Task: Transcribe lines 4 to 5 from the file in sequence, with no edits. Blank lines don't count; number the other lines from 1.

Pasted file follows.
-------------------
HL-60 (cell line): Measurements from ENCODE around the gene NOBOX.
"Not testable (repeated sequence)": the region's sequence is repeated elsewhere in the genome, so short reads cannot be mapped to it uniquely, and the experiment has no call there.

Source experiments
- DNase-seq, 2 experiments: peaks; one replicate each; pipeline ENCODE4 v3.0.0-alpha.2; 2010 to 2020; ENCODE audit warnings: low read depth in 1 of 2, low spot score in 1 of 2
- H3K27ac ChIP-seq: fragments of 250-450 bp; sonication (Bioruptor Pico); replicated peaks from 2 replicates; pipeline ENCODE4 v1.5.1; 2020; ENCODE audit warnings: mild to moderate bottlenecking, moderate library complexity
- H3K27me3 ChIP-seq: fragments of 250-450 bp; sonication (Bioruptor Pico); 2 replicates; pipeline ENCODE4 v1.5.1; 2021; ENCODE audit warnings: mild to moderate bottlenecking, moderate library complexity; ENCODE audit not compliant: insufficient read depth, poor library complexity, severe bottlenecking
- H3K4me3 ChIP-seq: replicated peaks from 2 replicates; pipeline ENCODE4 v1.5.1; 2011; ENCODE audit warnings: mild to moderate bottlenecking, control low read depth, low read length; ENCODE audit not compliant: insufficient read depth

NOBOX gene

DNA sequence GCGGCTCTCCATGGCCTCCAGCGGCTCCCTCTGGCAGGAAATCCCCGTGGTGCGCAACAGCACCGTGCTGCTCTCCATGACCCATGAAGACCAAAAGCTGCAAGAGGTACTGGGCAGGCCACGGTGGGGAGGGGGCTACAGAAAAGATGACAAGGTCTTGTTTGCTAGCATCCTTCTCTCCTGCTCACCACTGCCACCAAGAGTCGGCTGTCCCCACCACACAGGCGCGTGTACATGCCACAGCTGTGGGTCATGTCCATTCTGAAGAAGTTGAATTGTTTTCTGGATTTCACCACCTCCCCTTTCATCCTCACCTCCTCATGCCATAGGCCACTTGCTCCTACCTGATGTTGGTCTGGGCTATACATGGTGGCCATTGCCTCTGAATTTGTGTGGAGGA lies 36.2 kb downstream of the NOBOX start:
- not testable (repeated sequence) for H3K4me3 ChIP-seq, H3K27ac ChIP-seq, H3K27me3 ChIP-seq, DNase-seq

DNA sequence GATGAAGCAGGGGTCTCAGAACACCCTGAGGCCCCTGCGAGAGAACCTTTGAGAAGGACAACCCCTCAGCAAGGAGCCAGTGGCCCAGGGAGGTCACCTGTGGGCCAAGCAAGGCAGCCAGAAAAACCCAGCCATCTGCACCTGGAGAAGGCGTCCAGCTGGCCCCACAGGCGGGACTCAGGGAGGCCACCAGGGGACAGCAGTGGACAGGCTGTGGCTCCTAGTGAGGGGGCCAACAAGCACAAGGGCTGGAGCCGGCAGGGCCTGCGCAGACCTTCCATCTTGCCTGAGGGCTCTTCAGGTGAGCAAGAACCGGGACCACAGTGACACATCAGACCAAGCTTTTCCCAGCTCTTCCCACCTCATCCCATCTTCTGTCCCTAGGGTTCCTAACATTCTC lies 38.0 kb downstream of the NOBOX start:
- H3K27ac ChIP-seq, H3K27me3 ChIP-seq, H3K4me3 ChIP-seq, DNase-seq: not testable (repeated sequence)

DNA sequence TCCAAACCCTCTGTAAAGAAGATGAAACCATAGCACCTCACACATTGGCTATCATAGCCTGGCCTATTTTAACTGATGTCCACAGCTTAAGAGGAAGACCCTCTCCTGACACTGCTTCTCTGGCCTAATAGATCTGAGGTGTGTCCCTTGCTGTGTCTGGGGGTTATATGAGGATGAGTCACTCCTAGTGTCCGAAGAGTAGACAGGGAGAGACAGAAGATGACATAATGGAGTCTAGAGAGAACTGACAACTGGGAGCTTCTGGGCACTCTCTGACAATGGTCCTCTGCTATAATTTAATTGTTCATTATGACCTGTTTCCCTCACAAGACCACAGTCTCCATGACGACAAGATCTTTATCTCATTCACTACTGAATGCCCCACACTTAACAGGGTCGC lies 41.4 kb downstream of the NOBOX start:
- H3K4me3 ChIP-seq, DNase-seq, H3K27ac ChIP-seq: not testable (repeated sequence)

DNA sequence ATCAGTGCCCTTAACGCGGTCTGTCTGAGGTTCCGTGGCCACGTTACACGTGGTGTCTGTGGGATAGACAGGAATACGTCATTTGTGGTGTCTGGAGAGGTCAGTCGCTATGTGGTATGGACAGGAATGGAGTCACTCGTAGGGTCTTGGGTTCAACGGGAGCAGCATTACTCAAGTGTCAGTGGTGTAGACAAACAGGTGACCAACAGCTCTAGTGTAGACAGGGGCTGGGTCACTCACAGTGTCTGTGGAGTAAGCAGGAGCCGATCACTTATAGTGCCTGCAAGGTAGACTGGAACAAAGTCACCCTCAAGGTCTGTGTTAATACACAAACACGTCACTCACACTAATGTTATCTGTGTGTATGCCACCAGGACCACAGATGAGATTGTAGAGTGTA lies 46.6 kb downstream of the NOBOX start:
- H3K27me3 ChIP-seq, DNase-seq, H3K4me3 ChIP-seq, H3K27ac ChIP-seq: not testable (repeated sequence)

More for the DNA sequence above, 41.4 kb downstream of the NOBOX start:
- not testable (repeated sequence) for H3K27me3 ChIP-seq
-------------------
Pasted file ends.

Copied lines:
- DNase-seq, 2 experiments: peaks; one replicate each; pipeline ENCODE4 v3.0.0-alpha.2; 2010 to 2020; ENCODE audit warnings: low read depth in 1 of 2, low spot score in 1 of 2
- H3K27ac ChIP-seq: fragments of 250-450 bp; sonication (Bioruptor Pico); replicated peaks from 2 replicates; pipeline ENCODE4 v1.5.1; 2020; ENCODE audit warnings: mild to moderate bottlenecking, moderate library complexity